True Orthodox Church

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  • Resistance by Image: Arrest Photographs of True Orthodox believers, Ukraine 1952

    These arrest photographs come from a 1952 secret police penal file on a group of 23 believers who were arrested in the Kiev region of Ukraine. The file contains two versions of their arrest photographs taken by the MGB officers. As the photos were being taken, the believers intentionally closed their eyes, turned their heads away, or sang while the officers tried to restrain them. Their gloved hands are clearly visible in the images. Police officers later tried to correct these “tainted” photographs by removing the evidence of their violent intervention from the prints, which one can see in th
  • Secret police photographs of Ioannite community Ukraine

    The photographs come from a 1959 KGB criminal case against three members of an Ioannite community in Cherkasy region, Ukraine. The images were designed as a photo album pasted into the secret police file. They portray father Mitrofan, the priest of the community in his house, which had been turned into a clandestine chapel. The first photo collage shows father Mitrofan dressed in Orthodox vestments against a background of icons, performing a religious service and talking to women, seemingly his followers. The second photo collage records the ritual washing of feet, also performed in father Mit
  • True Orthodox secret monasticism Ukraine

    These photographs were taken during a raid on an underground monastery by the Soviet secret police, the NKGB in 1945. The images provide visual representations of a vernacular subterranean architecture developed by True Orthodox Christian communities in Soviet-era Ukraine. The monastery was located in the underground vault dug out under a private house (see the first image) in the small town of Chuguev, near Kharkov, northeast Ukraine. The twenty two photographs enclosed in the secret police file give a detailed description of the underground construction. Images 2 and 3 depicts two entries to
  • Crime scene photographs True Orthodox Church Ukraine

    In 1945, the police raided an underground monastery of True Orthodox Christians (TOC). It was located in a vault under a private house in the town of Chuguev, near Kharkov, Ukraine. As a result, nine believers (most of them nuns and monks) were arrested with hieromonk Seraphim (Shevtsov) amongst them. All religious artefacts belonging to the community were confiscated and most of them were later destroyed. The photographs presented in this entry were taken during the raid and were later attached to a NKGB criminal file as incriminating evidence. The images portray confiscated church property
  • Model religious network schemes Soviet Union

    These two images come from two exemplary closing indictments against the so-called "ecclesiastic-monarchist, counter-revolutionary organisation", the True Orthodox Church. They were published as top secret brochures by the Soviet secret police (OGPU) in 1931. Network schemes were carefully and precisely designed and printed using very advanced photo-printing technology for the time. Through complex sets of social links, the schemes represent religious communities as centralised insurgent political organisations. At the very bottom are “local (rural) cells” (sel’skie iacheiki) – basic relig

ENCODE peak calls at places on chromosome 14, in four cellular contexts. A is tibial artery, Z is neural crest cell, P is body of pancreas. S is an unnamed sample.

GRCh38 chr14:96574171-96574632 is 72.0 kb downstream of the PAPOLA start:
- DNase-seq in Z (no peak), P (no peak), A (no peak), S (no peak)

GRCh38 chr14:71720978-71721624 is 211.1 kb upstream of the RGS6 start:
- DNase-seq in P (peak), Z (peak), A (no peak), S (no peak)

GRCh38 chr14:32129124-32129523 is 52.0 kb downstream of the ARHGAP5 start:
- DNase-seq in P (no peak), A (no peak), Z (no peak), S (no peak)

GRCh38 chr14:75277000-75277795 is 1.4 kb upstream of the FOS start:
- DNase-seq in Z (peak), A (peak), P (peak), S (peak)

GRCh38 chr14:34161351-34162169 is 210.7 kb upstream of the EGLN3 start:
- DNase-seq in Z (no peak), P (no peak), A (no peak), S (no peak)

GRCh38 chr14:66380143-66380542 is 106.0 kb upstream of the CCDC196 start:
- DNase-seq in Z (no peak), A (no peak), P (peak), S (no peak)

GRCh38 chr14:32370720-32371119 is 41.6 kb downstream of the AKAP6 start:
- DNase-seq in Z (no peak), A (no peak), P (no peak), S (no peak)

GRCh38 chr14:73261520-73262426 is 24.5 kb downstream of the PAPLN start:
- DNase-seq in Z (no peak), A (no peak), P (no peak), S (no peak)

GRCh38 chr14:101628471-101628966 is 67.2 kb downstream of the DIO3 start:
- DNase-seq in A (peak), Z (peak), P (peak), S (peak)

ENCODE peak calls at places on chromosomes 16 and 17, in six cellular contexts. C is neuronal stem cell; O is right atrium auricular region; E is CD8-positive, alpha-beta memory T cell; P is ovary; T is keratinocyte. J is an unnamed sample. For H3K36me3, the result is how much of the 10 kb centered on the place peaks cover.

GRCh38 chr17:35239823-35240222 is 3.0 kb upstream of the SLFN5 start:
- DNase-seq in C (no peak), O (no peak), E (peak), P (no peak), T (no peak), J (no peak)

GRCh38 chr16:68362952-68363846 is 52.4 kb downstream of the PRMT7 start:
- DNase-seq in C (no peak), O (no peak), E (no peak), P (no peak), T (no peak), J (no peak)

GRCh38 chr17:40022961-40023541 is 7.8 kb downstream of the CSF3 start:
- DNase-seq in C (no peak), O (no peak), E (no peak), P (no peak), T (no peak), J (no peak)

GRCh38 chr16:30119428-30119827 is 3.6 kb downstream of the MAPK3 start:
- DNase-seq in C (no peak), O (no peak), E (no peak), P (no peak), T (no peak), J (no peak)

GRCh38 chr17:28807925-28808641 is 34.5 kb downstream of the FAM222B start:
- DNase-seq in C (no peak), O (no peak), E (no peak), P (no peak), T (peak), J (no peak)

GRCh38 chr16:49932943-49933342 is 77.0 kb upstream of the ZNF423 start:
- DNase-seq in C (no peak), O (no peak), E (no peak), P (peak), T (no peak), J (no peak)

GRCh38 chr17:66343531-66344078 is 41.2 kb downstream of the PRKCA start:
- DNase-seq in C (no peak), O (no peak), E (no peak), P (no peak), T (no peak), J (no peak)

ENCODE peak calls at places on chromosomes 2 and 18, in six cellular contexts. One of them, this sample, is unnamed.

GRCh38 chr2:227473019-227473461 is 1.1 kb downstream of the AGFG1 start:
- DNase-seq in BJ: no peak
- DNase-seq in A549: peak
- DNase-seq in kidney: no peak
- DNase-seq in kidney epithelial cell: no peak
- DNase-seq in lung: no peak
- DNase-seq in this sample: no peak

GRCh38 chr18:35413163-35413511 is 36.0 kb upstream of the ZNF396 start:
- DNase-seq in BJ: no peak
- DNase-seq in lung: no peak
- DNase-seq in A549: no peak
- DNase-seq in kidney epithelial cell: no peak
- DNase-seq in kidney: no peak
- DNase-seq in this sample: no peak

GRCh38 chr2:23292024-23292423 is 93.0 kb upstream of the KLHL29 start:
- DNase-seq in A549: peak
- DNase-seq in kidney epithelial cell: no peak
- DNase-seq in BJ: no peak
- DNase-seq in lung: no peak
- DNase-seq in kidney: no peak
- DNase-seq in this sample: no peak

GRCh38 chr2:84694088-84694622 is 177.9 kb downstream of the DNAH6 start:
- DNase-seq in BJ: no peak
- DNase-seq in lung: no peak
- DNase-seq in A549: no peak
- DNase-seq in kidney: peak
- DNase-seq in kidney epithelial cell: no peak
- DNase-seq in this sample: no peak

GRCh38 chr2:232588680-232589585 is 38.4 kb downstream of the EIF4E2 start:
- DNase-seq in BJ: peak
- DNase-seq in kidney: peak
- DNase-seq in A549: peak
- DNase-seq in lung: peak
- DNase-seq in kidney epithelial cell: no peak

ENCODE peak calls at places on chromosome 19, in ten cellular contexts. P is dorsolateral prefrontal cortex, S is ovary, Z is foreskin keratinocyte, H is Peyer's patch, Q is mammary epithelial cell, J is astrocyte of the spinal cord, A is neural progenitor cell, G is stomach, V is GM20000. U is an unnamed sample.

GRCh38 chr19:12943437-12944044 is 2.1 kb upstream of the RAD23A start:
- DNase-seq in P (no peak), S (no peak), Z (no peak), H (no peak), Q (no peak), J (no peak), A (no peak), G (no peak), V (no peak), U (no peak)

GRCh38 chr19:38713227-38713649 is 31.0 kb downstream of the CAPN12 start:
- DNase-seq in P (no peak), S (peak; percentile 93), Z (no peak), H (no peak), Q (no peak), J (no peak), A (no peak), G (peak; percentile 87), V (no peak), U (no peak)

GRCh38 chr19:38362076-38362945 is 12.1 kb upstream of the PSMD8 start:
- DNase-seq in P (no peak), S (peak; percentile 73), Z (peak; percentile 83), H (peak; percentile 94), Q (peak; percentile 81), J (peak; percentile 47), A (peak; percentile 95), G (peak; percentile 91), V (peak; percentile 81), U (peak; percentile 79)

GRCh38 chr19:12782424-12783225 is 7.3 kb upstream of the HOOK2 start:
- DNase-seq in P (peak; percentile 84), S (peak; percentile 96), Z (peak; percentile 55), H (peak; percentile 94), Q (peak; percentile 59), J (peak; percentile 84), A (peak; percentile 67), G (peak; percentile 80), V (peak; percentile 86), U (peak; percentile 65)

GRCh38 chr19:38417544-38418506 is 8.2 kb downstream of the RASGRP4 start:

• True Orthodox Church secret police network scheme Ukraine

    This scheme of a religious network was produced as part of a review of criminal cases against believers of the True Orthodox Church. It was published in 1931 as a top-secret document by the Soviet secret police (OGPU) in Moscow. This image has been given the title "Scheme of the All-Union Counter-Revolutionary Monarchist Organisation of Churchmen (the 'True Orthodox Church'), liquidated by the Secret Political Department OGPU". Schemes such as this one were designed to represent the religious movement as an organised hierarchical structure, where the "ecclesiastical political centre" in Mosco
  • Photo-collage and network scheme True Orthodox believers Russia

    This photo-collage and scheme of a religious network were produced as part of an exemplary collective penal case against members of the catacomb True-Orthodox Church. The photo-collage shows a group of believers put on trial - thirty eight True Orthodox believers headed by Alexii Bui, bishop of the Voronezh diocese (top row, fourth from the left). The network scheme represents the movement as a centralised organisation, uniting religious centres in Leningrad and Moscow with numerous "cells" (as the OGPU called them) in southern regions of Russia (Voronezh, Belgorod, Kursk, etc). It shows repre
  • Secret police instructional publication on Russian Orthodox clandestine groups

    The images are a photo-collage and scheme of a “liquidated” religious network produced as part of a closing indictment in a collective penal case against one hundred believers, followers of underground popular Orthodox movements, referred to as the Samosviatsy and the Ioannits. The group on trial were monks and nuns from closed Orthodox monasteries and ordinary believers from the Ukrainian and Russian countryside. They rejected both Soviet power and the Russian Orthodox Church authority as they believed the Orthodox Church was compromised by collaboration with the Bolsheviks. The network, whic